Is it time to retire the good old media release?

If there was one ‘must-have’ item in every PR practitioner’s arsenal, it would be the good old media release. It’s controlled, it captures key messages and it allows you to reach a wide audience.

But a media release isn’t a PR ‘silver bullet’. You can’t turn just anything into a media release. It has to be considered as part of the broader communications mix. Moreover, it has to actually be news.

Here are some questions Honner asks when considering a media release:

Is it news? – What may seem like news from a business perspective will not always be news from a journalist’s perspective. For example, an anniversary is not necessarily newsworthy enough on its own. But incorporating some additional business updates or forecasts can create something more compelling. Nothing to add? You may wish to consider an internal announcement or article for your client newsletter instead.

Is it the best use of time? – A press release has the potential to deliver your message to multiple outlets without taking up too much of a spokesperson’s time. However, on the flipside, if your business’ sign-off process is plagued with delays, an informal interview pitch and phone interview could be a better option.

Would a conversation help? – Some matters are too complex to be expressed neatly in a one-page media release. And in some instances, a sit-down with a journalist can be a worthwhile investment in a future relationship. Consider whether a discussion would be more useful and whether you’re willing to invest time in getting out and meeting journalists.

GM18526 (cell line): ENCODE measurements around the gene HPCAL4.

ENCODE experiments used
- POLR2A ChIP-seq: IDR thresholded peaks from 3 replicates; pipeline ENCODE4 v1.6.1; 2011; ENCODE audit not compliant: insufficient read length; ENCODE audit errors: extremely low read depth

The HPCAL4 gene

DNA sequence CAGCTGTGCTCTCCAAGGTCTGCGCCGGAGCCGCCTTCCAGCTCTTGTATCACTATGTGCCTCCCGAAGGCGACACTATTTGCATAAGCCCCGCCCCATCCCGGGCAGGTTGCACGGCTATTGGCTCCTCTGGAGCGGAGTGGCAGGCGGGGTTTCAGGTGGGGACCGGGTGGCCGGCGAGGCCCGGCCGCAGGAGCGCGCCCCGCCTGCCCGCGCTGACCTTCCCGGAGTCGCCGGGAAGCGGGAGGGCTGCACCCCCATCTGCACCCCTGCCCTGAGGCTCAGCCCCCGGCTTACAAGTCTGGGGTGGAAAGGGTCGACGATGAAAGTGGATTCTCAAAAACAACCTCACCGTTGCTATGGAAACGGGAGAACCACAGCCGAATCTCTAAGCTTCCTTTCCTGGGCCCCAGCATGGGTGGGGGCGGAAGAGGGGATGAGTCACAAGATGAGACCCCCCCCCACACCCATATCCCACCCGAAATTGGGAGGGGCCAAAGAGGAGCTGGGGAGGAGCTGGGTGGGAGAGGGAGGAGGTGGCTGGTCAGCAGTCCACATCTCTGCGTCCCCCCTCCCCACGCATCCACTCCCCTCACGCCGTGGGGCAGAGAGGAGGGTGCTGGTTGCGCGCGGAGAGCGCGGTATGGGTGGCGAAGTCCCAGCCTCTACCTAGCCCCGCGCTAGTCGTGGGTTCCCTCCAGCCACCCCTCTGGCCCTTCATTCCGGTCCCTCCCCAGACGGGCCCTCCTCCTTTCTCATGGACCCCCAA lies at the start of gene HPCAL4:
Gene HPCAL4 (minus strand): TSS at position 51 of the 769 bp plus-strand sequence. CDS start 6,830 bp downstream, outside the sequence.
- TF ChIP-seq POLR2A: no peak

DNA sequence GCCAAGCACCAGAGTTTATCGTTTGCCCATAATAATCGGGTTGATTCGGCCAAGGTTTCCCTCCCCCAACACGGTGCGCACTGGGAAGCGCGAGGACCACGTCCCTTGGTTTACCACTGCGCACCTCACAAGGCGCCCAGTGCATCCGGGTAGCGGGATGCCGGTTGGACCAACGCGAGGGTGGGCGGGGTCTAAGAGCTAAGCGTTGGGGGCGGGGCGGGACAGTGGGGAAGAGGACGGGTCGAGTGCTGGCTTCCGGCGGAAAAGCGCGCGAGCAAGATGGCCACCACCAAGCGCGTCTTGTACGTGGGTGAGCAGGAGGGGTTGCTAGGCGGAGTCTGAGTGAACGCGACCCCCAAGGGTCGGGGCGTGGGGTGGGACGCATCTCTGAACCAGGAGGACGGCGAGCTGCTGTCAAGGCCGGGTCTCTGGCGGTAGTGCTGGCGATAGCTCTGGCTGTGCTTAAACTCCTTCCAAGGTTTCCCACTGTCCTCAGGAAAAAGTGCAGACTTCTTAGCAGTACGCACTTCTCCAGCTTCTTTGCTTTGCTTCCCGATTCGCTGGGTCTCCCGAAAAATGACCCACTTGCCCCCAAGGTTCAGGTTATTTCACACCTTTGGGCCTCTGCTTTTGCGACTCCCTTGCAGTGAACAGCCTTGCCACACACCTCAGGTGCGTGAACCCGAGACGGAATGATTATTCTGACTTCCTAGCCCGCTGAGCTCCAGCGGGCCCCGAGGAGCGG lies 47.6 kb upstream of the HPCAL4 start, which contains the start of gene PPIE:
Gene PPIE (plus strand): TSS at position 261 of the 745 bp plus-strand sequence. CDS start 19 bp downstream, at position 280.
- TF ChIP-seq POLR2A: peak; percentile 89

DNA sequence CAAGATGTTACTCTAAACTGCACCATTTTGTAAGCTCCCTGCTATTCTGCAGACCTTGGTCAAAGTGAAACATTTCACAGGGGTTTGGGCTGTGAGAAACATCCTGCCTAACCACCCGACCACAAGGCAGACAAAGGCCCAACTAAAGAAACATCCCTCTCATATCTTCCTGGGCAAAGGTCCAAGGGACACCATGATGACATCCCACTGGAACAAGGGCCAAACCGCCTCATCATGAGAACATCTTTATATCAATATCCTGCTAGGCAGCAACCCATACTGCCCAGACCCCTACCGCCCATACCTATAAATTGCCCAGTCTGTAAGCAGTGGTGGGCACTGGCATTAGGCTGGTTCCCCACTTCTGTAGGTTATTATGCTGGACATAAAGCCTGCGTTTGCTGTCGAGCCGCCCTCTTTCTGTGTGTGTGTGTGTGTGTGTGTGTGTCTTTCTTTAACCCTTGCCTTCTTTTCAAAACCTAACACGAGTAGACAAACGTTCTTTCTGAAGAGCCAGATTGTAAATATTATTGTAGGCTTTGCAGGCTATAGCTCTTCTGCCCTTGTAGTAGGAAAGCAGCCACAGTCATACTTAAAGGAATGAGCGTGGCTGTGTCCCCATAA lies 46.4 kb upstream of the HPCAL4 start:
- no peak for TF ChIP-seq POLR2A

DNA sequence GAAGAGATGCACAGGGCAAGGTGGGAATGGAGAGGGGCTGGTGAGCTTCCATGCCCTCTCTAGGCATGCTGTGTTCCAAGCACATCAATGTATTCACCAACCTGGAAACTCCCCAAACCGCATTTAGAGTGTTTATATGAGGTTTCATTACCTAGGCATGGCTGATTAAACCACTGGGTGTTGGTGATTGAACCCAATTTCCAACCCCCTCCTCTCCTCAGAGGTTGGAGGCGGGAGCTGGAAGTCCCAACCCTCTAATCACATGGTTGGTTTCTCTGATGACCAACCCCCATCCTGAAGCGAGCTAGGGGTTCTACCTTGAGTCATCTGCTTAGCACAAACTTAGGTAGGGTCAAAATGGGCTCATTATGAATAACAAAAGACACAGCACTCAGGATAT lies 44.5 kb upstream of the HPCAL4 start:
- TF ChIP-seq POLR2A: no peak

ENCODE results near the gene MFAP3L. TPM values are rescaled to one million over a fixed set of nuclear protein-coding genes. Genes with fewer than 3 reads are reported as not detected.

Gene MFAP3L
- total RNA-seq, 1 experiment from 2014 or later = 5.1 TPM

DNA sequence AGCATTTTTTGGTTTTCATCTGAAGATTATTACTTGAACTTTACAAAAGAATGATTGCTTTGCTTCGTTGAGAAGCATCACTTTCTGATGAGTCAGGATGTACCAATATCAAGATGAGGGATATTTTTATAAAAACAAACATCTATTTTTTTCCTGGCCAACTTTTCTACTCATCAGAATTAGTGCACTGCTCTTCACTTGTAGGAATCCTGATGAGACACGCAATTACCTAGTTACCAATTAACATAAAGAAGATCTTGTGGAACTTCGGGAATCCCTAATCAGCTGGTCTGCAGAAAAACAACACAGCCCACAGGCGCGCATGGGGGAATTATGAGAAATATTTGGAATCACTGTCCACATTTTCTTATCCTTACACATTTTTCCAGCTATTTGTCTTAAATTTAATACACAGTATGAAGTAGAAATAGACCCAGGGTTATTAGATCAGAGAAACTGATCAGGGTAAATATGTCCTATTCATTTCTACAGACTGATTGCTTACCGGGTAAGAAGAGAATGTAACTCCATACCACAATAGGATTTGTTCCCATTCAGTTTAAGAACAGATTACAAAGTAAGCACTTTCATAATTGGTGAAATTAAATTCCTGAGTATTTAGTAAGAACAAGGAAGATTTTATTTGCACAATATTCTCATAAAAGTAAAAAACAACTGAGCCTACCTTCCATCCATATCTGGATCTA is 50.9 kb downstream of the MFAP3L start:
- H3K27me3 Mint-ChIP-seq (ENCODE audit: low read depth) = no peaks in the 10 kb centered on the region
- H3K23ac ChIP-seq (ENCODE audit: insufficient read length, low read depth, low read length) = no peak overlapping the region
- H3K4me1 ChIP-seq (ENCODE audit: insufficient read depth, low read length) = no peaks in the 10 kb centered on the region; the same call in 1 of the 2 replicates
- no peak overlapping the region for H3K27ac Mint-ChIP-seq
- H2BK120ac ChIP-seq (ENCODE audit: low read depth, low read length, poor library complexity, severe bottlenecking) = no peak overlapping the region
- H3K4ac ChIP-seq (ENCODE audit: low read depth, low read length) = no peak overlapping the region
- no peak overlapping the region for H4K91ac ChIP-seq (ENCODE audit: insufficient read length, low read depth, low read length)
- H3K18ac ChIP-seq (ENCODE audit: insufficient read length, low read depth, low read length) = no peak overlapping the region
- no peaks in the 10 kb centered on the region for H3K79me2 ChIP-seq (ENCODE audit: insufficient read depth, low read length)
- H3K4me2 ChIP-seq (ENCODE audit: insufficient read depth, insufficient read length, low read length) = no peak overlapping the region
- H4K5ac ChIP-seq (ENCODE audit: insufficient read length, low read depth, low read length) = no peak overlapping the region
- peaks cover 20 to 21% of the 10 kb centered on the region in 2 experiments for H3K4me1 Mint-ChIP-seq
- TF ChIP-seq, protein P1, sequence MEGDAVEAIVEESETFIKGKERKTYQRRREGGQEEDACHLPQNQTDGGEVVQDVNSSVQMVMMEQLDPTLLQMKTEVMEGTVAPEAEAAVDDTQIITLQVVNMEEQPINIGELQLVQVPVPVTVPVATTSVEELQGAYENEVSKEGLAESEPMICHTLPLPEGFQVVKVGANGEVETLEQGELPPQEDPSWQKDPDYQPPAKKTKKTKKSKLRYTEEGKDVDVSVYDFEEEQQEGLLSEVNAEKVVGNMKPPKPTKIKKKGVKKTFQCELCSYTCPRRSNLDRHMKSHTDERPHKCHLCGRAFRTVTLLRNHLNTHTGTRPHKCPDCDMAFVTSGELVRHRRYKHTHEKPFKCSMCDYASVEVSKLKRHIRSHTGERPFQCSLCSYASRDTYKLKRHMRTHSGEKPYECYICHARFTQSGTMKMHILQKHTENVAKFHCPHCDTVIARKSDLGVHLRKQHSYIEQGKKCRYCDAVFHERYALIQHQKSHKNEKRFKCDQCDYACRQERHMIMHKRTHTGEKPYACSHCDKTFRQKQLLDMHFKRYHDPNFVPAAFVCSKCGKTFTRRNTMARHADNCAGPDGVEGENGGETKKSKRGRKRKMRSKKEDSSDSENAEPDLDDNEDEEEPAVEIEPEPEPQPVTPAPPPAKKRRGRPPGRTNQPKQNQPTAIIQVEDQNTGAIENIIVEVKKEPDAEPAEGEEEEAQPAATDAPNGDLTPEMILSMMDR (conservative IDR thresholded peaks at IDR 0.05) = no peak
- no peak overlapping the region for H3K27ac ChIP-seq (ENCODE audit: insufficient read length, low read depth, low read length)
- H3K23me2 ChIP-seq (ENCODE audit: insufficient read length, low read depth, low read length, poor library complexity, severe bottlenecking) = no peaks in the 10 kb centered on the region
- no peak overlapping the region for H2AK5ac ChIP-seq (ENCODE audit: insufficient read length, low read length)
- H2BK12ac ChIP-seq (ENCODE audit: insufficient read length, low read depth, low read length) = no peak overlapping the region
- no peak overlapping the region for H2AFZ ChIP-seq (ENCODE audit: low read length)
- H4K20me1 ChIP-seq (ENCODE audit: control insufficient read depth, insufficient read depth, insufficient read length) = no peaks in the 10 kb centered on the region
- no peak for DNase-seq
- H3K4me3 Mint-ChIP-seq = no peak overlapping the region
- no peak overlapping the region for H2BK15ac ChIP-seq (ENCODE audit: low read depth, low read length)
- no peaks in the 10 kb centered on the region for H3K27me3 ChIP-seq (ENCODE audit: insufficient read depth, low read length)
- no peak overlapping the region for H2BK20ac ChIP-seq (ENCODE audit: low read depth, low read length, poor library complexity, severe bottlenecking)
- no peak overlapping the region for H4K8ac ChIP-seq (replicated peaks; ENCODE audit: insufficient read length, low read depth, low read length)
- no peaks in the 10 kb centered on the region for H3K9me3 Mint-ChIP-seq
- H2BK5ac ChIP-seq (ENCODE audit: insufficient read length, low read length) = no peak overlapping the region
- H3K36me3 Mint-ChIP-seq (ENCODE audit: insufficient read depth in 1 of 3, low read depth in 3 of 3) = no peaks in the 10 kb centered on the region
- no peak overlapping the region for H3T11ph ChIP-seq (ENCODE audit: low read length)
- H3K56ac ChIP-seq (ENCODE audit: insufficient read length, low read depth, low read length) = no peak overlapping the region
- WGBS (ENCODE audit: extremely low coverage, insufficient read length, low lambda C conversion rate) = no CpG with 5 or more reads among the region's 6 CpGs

Is there a better option? – Some updates and milestones are more suited to other formats or channels. For example, an internal system or software update might be more suited to an employee newsletter, while a fundraising event recap might be best placed in your client newsletter. And don’t forget your company blog – it can serve as the perfect platform for sharing ‘softer’ company news, which can then be shared via social media.

Is it too much, too often? – Another consideration has to be whether you really need to make this announcement. The best communications programs focus on a sustainable flow of business updates. Dowse the media with mediocre announcements and you run the risk of journalist-fatigue. The key is to stagger, not saturate. Save your media releases for big news, not hum-drum.

The fact is, we still get great results from well-crafted and relevant media releases. They can create a sense of ‘news’ that other approaches can’t always achieve. However, it’s by no means the only way to tell your story to the market and is not the answer to every PR question.